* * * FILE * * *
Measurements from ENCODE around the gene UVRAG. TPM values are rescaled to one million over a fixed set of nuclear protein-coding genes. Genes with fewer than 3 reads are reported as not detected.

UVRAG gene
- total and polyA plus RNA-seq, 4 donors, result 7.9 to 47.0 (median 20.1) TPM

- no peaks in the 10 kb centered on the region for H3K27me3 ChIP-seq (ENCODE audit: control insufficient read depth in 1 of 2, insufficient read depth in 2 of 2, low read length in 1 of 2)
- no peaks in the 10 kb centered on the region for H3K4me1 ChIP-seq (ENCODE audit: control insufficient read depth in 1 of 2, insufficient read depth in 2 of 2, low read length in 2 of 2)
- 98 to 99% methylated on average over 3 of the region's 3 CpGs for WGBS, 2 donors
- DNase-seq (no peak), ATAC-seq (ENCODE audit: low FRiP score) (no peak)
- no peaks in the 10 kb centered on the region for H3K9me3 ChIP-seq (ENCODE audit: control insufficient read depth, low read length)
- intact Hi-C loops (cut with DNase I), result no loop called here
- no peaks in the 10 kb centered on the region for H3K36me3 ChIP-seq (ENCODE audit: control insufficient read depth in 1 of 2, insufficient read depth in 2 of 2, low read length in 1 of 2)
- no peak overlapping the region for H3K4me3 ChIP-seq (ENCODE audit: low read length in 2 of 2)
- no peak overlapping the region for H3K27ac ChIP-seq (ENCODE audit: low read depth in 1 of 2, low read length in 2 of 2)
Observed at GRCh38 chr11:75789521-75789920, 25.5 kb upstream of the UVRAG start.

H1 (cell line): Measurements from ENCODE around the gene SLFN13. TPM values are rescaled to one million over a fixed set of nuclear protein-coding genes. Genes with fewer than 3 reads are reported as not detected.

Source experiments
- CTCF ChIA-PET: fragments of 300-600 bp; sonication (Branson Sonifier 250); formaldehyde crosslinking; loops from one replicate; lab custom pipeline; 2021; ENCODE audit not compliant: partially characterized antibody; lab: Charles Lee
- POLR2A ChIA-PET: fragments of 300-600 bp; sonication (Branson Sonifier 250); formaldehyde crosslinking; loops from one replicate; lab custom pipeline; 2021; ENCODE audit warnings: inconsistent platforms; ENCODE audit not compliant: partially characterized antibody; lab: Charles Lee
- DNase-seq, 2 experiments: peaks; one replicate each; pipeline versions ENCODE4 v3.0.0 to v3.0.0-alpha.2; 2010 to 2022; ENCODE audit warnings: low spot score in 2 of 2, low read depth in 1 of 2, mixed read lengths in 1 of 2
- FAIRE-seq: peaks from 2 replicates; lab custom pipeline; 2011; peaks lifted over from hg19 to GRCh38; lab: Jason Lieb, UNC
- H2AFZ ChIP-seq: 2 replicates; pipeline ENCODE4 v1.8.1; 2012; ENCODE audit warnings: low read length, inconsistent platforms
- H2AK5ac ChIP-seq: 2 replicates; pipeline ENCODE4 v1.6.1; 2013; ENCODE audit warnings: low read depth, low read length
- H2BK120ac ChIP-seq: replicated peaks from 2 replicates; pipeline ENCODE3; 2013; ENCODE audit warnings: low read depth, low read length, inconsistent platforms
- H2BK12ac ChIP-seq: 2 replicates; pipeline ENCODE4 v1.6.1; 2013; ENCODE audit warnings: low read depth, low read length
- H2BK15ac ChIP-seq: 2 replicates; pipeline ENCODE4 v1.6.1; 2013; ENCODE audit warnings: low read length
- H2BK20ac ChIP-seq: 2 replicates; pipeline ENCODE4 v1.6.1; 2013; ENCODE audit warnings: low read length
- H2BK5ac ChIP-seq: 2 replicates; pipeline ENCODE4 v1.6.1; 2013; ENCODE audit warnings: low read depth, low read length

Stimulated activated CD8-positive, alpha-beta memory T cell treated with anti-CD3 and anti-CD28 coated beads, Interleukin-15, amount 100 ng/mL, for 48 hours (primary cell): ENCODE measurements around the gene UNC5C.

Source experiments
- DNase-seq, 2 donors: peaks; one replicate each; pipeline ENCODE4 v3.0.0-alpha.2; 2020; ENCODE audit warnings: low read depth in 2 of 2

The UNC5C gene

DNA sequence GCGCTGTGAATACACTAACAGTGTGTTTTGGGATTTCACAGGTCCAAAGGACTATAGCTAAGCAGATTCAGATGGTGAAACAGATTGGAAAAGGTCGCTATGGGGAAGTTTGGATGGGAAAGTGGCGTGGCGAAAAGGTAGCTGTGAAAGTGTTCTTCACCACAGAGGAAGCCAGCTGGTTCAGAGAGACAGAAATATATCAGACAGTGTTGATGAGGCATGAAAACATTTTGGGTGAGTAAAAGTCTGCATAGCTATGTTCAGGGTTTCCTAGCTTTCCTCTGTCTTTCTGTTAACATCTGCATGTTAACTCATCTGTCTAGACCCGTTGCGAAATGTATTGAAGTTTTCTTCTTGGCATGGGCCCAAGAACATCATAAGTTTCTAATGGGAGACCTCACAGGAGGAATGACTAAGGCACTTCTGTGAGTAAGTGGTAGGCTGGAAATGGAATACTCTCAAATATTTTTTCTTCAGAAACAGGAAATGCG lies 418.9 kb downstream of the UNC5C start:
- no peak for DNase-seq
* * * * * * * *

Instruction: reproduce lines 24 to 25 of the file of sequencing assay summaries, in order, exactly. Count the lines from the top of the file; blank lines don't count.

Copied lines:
- H2BK15ac ChIP-seq: 2 replicates; pipeline ENCODE4 v1.6.1; 2013; ENCODE audit warnings: low read length
- H2BK20ac ChIP-seq: 2 replicates; pipeline ENCODE4 v1.6.1; 2013; ENCODE audit warnings: low read length